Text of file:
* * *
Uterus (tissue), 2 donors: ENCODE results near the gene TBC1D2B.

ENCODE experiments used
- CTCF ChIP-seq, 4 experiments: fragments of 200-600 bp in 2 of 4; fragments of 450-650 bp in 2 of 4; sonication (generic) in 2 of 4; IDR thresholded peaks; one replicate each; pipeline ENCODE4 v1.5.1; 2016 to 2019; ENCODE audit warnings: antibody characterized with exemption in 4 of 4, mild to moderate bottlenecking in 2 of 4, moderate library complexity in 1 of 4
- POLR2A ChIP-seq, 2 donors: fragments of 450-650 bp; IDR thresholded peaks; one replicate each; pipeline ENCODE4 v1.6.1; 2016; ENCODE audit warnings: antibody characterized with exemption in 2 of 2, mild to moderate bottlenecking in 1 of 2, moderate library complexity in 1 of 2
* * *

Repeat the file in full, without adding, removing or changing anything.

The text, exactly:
Uterus (tissue), 2 donors: ENCODE results near the gene TBC1D2B.

ENCODE experiments used
- CTCF ChIP-seq, 4 experiments: fragments of 200-600 bp in 2 of 4; fragments of 450-650 bp in 2 of 4; sonication (generic) in 2 of 4; IDR thresholded peaks; one replicate each; pipeline ENCODE4 v1.5.1; 2016 to 2019; ENCODE audit warnings: antibody characterized with exemption in 4 of 4, mild to moderate bottlenecking in 2 of 4, moderate library complexity in 1 of 4
- POLR2A ChIP-seq, 2 donors: fragments of 450-650 bp; IDR thresholded peaks; one replicate each; pipeline ENCODE4 v1.6.1; 2016; ENCODE audit warnings: antibody characterized with exemption in 2 of 2, mild to moderate bottlenecking in 1 of 2, moderate library complexity in 1 of 2